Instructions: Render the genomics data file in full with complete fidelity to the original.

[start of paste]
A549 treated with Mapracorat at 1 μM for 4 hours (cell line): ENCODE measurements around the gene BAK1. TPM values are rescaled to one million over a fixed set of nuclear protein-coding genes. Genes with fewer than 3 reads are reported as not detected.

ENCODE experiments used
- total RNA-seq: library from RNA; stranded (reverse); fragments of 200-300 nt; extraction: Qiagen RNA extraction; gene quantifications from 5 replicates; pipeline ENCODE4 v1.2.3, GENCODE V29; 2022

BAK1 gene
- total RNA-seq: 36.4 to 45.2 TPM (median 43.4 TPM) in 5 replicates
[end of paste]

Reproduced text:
A549 treated with Mapracorat at 1 μM for 4 hours (cell line): ENCODE measurements around the gene BAK1. TPM values are rescaled to one million over a fixed set of nuclear protein-coding genes. Genes with fewer than 3 reads are reported as not detected.

ENCODE experiments used
- total RNA-seq: library from RNA; stranded (reverse); fragments of 200-300 nt; extraction: Qiagen RNA extraction; gene quantifications from 5 replicates; pipeline ENCODE4 v1.2.3, GENCODE V29; 2022

BAK1 gene
- total RNA-seq: 36.4 to 45.2 TPM (median 43.4 TPM) in 5 replicates